Across their repertoire, THS has always challenged convention without straying too far from it. Lyrics are an equal partner with the music, creating a straightforward eclecticism and poetic lyricism that has at times found the band outside fashionable trends. In 2005, the San Francisco Weekly recognized that the band offered something different from many of its indie-pop and folkie peers, writing that [The Heavenly States] offer a single-finger salute to the establishment whether the establishment at hand be the governmentor the governing trends in pop. Dubbed Oakland's answer to the Clash by the East Bay Express, The Heavenly States produce songs imbued with emotional complexity, driving energy, and plenty of spit and fire. At times earnest and vulnerable, at other times infused with grit and fury, THS songs range from simple SST-inspired grenades to works of layered and symphonic sweep. Some songs recall the folk and cowpunk of THS favorite, the band X, while still others exude the cool remove of acts like Spoon, Steve Malkmus, or Talking Heads. Whatever the tone of a particular song, a commitment to melody always shines through, so it was no stretch to see the band sharing a single with Coldplay and The Postal Service in 2003. As for fearlessness and risk outside of songwriting, THS achieved part of its dream to tour the so-called axis of evil by performing in Libya in January 2005. The band undertook its quest to perform a series of underground shows in Libya and Egypt in an effort to promote face to face communication among unofficial people at a time when the Iraq war had effectively shut it down. In a pre-Twitter and Facebook era, the band sought to challenge the west's news blackout regarding the region and to shed light on unexpected alliances that were forming against the backdrop of an unknown human cost. Nonetheless, States' member Genevieve casually reported to the SF Chronicle that the most daring thing they accomplished that year was to cover Rock The Casbah in London.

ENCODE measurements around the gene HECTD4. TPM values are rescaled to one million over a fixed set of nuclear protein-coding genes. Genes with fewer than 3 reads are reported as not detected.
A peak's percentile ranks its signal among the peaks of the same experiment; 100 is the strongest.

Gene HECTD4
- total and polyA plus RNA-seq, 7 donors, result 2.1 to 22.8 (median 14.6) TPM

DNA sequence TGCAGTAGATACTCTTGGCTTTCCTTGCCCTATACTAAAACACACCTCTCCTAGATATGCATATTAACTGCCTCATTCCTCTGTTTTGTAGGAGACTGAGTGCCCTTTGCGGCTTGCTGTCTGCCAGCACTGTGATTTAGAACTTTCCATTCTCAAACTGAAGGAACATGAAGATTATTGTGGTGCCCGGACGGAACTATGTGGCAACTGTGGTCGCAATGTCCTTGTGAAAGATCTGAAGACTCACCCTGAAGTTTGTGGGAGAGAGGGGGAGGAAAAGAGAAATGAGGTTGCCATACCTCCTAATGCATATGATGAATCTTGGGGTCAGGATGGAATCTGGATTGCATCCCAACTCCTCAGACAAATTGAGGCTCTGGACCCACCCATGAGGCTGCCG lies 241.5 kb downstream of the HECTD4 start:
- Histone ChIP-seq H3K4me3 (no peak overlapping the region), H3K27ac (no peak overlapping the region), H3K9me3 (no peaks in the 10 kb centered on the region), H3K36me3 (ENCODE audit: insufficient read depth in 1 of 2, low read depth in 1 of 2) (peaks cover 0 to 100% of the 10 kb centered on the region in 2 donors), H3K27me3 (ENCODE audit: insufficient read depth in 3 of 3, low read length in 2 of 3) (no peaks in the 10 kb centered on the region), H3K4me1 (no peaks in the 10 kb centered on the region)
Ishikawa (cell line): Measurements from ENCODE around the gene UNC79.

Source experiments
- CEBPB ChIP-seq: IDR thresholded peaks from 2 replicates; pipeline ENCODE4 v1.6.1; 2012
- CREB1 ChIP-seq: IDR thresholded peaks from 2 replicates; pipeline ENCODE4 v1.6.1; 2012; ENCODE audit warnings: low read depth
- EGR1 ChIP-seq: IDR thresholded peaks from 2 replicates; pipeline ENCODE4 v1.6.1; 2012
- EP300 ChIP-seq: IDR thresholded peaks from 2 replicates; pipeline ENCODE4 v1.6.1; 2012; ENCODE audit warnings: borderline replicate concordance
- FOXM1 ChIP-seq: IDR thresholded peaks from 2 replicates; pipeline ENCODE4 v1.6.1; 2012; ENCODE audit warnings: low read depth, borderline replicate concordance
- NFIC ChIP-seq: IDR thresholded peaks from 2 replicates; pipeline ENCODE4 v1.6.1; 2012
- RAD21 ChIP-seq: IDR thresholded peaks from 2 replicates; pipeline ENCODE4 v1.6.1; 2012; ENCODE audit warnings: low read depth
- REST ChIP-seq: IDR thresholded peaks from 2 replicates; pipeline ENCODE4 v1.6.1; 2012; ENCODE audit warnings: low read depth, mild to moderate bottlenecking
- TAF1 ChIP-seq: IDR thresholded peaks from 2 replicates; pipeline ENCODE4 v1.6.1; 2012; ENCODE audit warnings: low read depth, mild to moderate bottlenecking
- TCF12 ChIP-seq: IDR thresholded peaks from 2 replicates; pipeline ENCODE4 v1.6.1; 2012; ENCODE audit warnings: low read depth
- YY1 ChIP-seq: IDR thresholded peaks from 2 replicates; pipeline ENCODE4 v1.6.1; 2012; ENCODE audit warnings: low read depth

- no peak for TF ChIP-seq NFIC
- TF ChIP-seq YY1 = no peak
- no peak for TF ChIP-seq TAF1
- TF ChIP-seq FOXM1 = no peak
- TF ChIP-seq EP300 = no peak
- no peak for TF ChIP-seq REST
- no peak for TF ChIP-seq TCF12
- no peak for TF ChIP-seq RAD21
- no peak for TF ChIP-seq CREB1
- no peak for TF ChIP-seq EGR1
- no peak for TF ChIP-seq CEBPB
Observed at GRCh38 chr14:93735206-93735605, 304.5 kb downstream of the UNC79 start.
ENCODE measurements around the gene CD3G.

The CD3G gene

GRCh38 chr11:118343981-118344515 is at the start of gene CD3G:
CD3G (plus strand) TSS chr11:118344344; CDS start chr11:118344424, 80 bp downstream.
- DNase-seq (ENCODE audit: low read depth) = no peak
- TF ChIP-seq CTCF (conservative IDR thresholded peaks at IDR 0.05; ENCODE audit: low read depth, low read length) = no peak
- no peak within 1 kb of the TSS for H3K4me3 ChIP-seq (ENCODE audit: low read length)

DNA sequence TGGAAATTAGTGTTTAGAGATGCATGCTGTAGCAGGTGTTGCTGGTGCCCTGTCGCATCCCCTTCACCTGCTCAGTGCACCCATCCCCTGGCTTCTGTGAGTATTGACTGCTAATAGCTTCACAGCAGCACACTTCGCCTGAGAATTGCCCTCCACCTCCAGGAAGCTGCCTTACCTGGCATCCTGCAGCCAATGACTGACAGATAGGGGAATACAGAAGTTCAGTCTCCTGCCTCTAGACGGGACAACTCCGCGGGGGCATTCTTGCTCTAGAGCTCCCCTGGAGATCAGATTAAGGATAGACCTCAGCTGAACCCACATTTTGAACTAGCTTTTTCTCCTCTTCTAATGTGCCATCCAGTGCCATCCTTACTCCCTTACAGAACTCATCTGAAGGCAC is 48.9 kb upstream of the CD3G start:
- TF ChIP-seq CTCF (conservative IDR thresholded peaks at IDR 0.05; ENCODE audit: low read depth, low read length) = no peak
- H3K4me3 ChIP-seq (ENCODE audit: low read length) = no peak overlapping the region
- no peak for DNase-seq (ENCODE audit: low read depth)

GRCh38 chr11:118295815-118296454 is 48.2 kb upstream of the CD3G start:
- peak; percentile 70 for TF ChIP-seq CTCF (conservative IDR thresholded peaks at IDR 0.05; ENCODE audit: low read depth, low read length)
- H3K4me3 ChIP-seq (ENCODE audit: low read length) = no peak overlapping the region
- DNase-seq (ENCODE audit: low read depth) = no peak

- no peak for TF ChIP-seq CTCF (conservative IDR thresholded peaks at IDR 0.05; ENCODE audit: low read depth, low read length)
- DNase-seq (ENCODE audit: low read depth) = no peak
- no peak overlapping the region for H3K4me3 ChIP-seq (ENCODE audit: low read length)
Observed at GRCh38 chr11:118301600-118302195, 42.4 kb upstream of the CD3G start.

Though THS songs generally avoid direct representation, they stir up an ethical urgency that has earned the band the right to be considered a socially conscious political act. Never overtly topical, with the exception of their single King Epiphany, the group's sights are aimed at a longer view, or perhaps an interior one. We don't do expository, didactic political songs, Genevieve Gagon says, but there is a temporal element to what we do, so it's important to get it out there when it's still kind of relevant. The songs on Oui are snapshots we found in the milkweed, the Gulf shores, the suburban backyard and new wildness of shady lanes, and slid from under the doors of a troubled conscience.
The Heavenly States are not a heart-on-its-sleeve outfit by any means, as revealed by the tone of a typical THS interview. No matter how serious the subject at hand, band commentary is often delivered with a punch. Ted Nesseth slips easily from a THS gig into the comedic role of judging the international annual Air Guitar Championships. Jeremy Gagon amplifies the band's playful media persona in interviews. Ted and Genevieve are songwriters who are also married, bringing an additional layer of complexity to the group. They are storytellers and filmmakers, having created a documentary film about their experiences in Libya and Egypt, with other film projects on the way. How then, to characterize this band? Perhaps it's best to leave it at the questions inspired by the band's name. Yes, it's plural, Genevieve explains for clarification. We used to have to fix that a lot. The name's a question. The s really opens things up. The the and the s keep it rooted in the United States and give it a certain authority, but there's confusion between the one and the many, and the heavenly is up for grabs.